Figure 4: Left atrial electroanatomic map generated by Ensite NavX (Left: anterior view, Right: posterior view). Red dots represent the ablation points, while the yellow dots represent the points acquired by multielectrode mapping catheter.

Figure 5: Representation of the complex fractionated atrial electrograms (CFAE) using Ensite NavX automated software. Left: Anterior view of the left atrium showing predominant location of CFAEs over anterior wall and the roof. Right: Posterior view of the left atrium showing the ablation lesion sets (red dots) for pulmonary vein isolation and the left atrial posterior wall.

With the use of multipolar catheters,dense electroanatomic maps and endocardial surface geometry can be generated in a short period of time. All the catheter electrodes can be visualized within the CT/MRI integrated cardiac geometry to assist the ablation procedure by providing 3-D information about the relative positions of the catheters within the heart. The EnSite NavX™ also provides timing and signal data, which are critical to assess the adequacy of lines created during the AF ablation. Both EnSite NavX™ as well as CARTO systems help in mapping  the flutter circuits, directing ablation of complex fractionated electrograms and facilitating targeted substrate ablation in patients with persistent atrial fibrillation.

NavX Fusion provides a significant advancement  in image integration with the EnSite NavX system [17], This technique has the ability to dynamically mold the created geometry into the CT image. After the left atrial geometry is created and appears similar to the CT image, a field scaling algorithm is applied. This adjusts for the non-linearity of the geometry and takes into account the measured inter-electrode spacing for all the locations within the geometry. After field scaling, the left atrial geometry is fused into the CT in two stages, termed as primary and secondary fusion. The primary fusion uses four fiducial corresponding landmarks on both the CT and the created geometry. These points lock both the images together, ensuring reasonable 3-D anatomic separation. At the sites of local mismatch between th two images, secondary fusion is applied to enable the molding process [17]. While this is a validated approach, it is still possible to have errors of integration.

Both magnetic and impedence basded mapping systems provide the necessary anatomical information needed atrial fibrillation ablation. While they both have different algorithms, they enable the operator to generate complex fractionated electrogram maps and target the appropriate regions for ablation, generate an activation map to identify the circuits of atrial flutter (Figure 6). However, the data on a head-to-head comparison of these different electroanatomic mapping technologies on safety, efficacy and outcomes is still needed.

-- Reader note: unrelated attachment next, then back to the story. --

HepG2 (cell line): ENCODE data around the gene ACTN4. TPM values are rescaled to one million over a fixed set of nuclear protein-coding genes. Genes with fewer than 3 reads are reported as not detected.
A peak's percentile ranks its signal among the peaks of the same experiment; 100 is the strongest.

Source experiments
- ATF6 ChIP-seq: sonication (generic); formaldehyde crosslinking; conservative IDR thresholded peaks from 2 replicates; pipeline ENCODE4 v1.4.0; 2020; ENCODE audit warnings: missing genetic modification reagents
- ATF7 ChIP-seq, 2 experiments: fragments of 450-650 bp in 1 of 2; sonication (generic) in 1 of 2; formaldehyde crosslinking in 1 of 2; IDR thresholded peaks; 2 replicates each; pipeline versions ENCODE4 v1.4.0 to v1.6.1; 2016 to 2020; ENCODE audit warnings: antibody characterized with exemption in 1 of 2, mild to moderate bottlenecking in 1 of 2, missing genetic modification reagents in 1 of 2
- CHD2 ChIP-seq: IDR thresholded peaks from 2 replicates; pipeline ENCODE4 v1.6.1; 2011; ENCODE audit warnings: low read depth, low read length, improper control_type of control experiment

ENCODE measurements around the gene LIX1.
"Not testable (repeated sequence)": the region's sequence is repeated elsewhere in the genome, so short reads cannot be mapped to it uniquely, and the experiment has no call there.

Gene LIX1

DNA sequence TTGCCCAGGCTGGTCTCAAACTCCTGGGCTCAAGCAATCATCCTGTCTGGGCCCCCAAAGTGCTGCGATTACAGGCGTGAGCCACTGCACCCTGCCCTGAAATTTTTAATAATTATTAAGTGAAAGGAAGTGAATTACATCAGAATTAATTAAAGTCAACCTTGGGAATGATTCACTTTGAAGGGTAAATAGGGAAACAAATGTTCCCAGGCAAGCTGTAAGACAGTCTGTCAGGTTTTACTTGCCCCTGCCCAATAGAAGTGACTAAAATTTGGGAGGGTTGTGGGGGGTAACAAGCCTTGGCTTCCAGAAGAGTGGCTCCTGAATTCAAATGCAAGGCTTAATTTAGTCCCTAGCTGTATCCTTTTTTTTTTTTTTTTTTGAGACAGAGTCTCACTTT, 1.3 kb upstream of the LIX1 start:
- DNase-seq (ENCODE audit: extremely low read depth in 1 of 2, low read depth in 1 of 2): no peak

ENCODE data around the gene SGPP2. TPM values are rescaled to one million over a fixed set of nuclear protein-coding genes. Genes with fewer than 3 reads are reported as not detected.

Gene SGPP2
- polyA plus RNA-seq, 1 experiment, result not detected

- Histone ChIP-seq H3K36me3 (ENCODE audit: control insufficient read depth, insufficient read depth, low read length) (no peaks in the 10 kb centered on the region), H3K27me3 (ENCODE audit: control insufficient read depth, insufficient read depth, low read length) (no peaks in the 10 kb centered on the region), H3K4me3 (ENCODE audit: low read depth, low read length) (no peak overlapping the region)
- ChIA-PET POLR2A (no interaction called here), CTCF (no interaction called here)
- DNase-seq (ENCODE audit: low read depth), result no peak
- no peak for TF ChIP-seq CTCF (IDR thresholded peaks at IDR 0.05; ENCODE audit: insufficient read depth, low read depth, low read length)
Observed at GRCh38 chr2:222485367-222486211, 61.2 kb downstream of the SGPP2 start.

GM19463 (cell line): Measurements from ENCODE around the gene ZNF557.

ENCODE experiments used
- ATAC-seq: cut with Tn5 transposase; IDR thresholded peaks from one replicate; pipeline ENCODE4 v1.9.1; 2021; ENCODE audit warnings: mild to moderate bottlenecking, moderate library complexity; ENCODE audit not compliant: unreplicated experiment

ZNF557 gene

Figure 6: Activation mapping of the atrial flutter following pulmonary vein isolation using Ensite NavX. The figures (Left: posterior view of the left atrium and pulmonary veins, Right: anterior view of the left atrium) demonstrate ‘early meets late’ phenomena suggesting a macro-reentrant atrial flutter.
Intracardiac Ultrasound

Intracardiac ultrasound provides a useful imaging tool for continuous direct visualization of all the chambers of the heart as well as the pulmonary veins during catheter ablation of atrial fibrillation. Over the years, there has been a significant improvement in the technology with the advent of low frequency (12.5 - 9 MHz) and more recently the phased array (5.5 - 10 MHz) transducers which have been miniaturized and mounted on the catheters capable of percutaneous insertion [18,19]. Phased array ICE imaging uses a 64-element transducer on the distal end of an 8 Fr or 10 Fr catheter. These catheters are capable of M-mode, pulsed, continuous wave and color Doppler. Their variable frequency, steerability and flexibility permits higher resolution, deeper penetration, and better quality images of all the cardiac chambers from the right atrium. These are advanced through the femoral venous sheaths under fluoroscopic guidance and positioned in the mid right atrium. Through clockwise rotation of the catheter one can sequentially visualize the interatrial septum, foramen ovale, left atrial appendage, left pulmonary veins, descending aorta, esophagus, posterior left atrial wall, right pulmonary veins. The catheter may also be advanced into the coronary sinus or the left atrium for better visualization of the left atrium and the pulmonary veins.